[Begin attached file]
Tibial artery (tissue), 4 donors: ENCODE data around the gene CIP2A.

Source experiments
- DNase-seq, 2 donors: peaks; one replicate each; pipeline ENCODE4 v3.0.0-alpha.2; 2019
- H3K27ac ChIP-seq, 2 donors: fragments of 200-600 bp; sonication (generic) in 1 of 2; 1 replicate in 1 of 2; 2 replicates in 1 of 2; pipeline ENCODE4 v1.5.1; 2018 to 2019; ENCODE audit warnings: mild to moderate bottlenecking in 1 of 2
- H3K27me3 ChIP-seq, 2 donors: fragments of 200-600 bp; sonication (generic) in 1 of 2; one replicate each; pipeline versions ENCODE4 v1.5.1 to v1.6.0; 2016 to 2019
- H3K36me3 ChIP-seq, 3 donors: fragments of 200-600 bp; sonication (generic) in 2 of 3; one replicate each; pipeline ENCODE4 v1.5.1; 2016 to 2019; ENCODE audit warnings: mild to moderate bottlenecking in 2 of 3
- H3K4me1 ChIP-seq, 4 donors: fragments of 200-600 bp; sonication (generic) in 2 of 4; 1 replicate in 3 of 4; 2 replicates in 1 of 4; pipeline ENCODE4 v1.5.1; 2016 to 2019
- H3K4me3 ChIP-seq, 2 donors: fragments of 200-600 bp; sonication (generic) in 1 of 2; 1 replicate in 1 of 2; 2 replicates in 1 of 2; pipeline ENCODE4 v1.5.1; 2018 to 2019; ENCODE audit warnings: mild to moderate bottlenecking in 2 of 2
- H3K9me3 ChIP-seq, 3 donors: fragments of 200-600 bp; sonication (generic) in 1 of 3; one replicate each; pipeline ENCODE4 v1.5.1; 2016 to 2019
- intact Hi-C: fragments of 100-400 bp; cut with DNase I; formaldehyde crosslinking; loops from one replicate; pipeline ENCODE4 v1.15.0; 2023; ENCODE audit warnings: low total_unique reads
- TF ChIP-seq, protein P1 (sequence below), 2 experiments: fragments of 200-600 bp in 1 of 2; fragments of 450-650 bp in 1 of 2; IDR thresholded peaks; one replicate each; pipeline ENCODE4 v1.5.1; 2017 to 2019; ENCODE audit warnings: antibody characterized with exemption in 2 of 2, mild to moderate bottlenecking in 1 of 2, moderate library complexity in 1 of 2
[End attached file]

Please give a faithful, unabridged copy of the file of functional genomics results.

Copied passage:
Tibial artery (tissue), 4 donors: ENCODE data around the gene CIP2A.

Source experiments
- DNase-seq, 2 donors: peaks; one replicate each; pipeline ENCODE4 v3.0.0-alpha.2; 2019
- H3K27ac ChIP-seq, 2 donors: fragments of 200-600 bp; sonication (generic) in 1 of 2; 1 replicate in 1 of 2; 2 replicates in 1 of 2; pipeline ENCODE4 v1.5.1; 2018 to 2019; ENCODE audit warnings: mild to moderate bottlenecking in 1 of 2
- H3K27me3 ChIP-seq, 2 donors: fragments of 200-600 bp; sonication (generic) in 1 of 2; one replicate each; pipeline versions ENCODE4 v1.5.1 to v1.6.0; 2016 to 2019
- H3K36me3 ChIP-seq, 3 donors: fragments of 200-600 bp; sonication (generic) in 2 of 3; one replicate each; pipeline ENCODE4 v1.5.1; 2016 to 2019; ENCODE audit warnings: mild to moderate bottlenecking in 2 of 3
- H3K4me1 ChIP-seq, 4 donors: fragments of 200-600 bp; sonication (generic) in 2 of 4; 1 replicate in 3 of 4; 2 replicates in 1 of 4; pipeline ENCODE4 v1.5.1; 2016 to 2019
- H3K4me3 ChIP-seq, 2 donors: fragments of 200-600 bp; sonication (generic) in 1 of 2; 1 replicate in 1 of 2; 2 replicates in 1 of 2; pipeline ENCODE4 v1.5.1; 2018 to 2019; ENCODE audit warnings: mild to moderate bottlenecking in 2 of 2
- H3K9me3 ChIP-seq, 3 donors: fragments of 200-600 bp; sonication (generic) in 1 of 3; one replicate each; pipeline ENCODE4 v1.5.1; 2016 to 2019
- intact Hi-C: fragments of 100-400 bp; cut with DNase I; formaldehyde crosslinking; loops from one replicate; pipeline ENCODE4 v1.15.0; 2023; ENCODE audit warnings: low total_unique reads
- TF ChIP-seq, protein P1 (sequence below), 2 experiments: fragments of 200-600 bp in 1 of 2; fragments of 450-650 bp in 1 of 2; IDR thresholded peaks; one replicate each; pipeline ENCODE4 v1.5.1; 2017 to 2019; ENCODE audit warnings: antibody characterized with exemption in 2 of 2, mild to moderate bottlenecking in 1 of 2, moderate library complexity in 1 of 2